tv CNN Tonight With Don Lemon CNN August 30, 2016 12:00am-1:01am PDT
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we're back with bishop wayne jackn, bruce levell, and charles blow. so bishop, you were going to respond -- charles was saying why didn't he do this from the very beginning, reach out to african-americans? only now in the last minutes of the campaign that he needs minority voters that he is reaching out. it is perceived by many who are the ump campai for i tnk > no, . abouthe past at least two months, i know a mth and a half, they have been investigating the impact netrk and myself and people around the country know the integrity. and what i walk in andhat i stand for. i'm not sellg my soul r anybody. i mean, i wa to stand for what's truth. 19 ot nine children and i have
randchildren. so, u know, i've done my part when god told adam to be fruitful and multiply. i did that part. i kept tt commandment. buwhat i'm saying in essence is this,e got to see the fure of our ildren. you know, i have a campaign going on that states no vote, no voice. and we'rtr to engage people in this voting process because a lot of people are really turned off. >> okay. let ask you this. eaki of this pcess, does it bother you at all the birther movement against the president? the central park five. >> yeah. >> being sued for, you know, unfair housing practices. >> let me -- let me say this. i voted for obama twice. my wife loves president obama. i respect him as a president. i respect him as a husband and a father and, you know, and being an intellectual -- i respect
him. so, you know -- >> but donald trump -- >> huh? >> but the question was about donald trump. >> okay. you're talking about -- well, i said, just saying this, is that, you know, there's -- in a lot of the african-americans' hearts that feel that, you know, these are things that didn't go well with us. period. because we love our first african-american president and -- >> are you willing to overlook those things from his things he's said? >> i want to engage -- see, we're too emotional and what we're having now, we're having people -- i have people facebooking me, tweeting me, what are you doing, why are you doing this? i feel that if donald trump wants to lay out his policies then we need to engage with him and we need to find out what he's going to do when he -- you know, if he becomes president because one of them going to be president. hillary or mr. trump.
we better make sure not only donald trump but senator or secretary clinton, you know, give us, you know, some answers because, and, look, under the bill clinton administration, i prospered very well and a lot of people prospered very well. and i'd been to the white house several times when he was president. i'm saying this. this is not about putting donald trump up and putting hillary clinton down. this is about making sure that we are engaging both of them to make sure what's going to happen in our community if one of them becomes president. >> okay, charles, you seem skeptical. go ahead. >> well, no, i mean, this is the thing. he's had a campaign. you've had a chance to do this. and you can't make some sort of false equivalency that they're both kind of the same and that the democrats and republicans are somehow sort of the same and that they're kind of -- we just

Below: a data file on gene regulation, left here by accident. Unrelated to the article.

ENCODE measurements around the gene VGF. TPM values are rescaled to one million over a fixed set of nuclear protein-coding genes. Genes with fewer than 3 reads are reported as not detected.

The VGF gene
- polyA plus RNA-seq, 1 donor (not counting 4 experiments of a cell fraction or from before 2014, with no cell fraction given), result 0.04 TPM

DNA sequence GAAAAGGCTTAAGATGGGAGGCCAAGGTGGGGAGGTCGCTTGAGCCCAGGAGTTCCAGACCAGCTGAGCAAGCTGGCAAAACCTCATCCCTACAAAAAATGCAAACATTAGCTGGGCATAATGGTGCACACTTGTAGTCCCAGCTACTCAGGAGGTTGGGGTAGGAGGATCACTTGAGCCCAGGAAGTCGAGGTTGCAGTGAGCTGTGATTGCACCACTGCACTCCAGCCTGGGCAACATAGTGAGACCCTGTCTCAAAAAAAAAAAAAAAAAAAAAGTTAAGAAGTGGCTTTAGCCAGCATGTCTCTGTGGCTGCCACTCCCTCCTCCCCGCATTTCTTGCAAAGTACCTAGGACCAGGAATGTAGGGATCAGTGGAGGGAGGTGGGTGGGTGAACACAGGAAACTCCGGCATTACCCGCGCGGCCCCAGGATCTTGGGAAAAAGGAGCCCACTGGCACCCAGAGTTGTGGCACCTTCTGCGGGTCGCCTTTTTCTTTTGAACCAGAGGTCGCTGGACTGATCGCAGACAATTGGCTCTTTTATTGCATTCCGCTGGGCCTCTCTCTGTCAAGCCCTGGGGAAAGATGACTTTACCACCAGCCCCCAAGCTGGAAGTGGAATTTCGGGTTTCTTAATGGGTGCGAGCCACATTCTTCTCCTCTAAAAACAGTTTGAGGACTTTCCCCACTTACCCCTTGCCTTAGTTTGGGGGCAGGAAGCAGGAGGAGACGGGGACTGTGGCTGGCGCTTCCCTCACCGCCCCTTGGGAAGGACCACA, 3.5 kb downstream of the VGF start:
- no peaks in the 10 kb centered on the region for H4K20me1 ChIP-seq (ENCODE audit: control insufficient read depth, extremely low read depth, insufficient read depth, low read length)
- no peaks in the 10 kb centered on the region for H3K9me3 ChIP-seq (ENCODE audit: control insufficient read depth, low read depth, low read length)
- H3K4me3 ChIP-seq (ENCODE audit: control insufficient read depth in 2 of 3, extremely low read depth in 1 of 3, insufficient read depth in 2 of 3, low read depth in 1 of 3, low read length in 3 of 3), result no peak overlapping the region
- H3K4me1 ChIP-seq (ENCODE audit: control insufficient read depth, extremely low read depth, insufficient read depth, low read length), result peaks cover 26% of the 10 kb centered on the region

-- there's a pox on both their houses and we just have to figure out which is the less of the evils between the democrats and the republicans. no. there are right now 20-plus states implementing voter restrictions to try to take -- to reduce the number of people who can vote which we know will have a disproportionate impact on poor and minority communities including black people. we know that we have seen over the last, you know, four or five years people around the country trying to implement drug testing for, you know, kind of welfare in states. even though all the research says it's a waste of money that people who receive welfare don't receive it in any -- don't use drugs in any greater number than people who don't. none of that. it is a direct way of appealing to a particular kind of sentiment and people think that more black people are on welfare than other people. these are not the same kinds of parties. these are just --
>> what specifically does that have to do with trump? >> pretend to pretend that the democrats have failed you and, therefore, you need to turn away from that. it takes away from the fact that -- >> well, they have. >> -- the republicans are actively engaged in trying to take away your rights, actively engaged in trying to suppress you right now. >> specifically to donald trump, how is that -- >> no, he is making two pitches. one is, your life is so horrible that i'm the only person who can fix it. the second is, democratic party has failed you and what do you have to lose by turning to republican party? >> yeah. >> both of those things have enormous problems. enormous problems. >> bruce? >> let me say this now -- >> bishop, can we let bruce just weigh in? >> yes, yes. >> go ahead, bruce. >> well, i just want to clarify some things especially on the birther, i know you don't agree with me on this, don, we've had this before. the birther movement came from the hillary campaign, the whisper in 2007 with biden. >> there's no evidence that is true. every fact check says that's not true.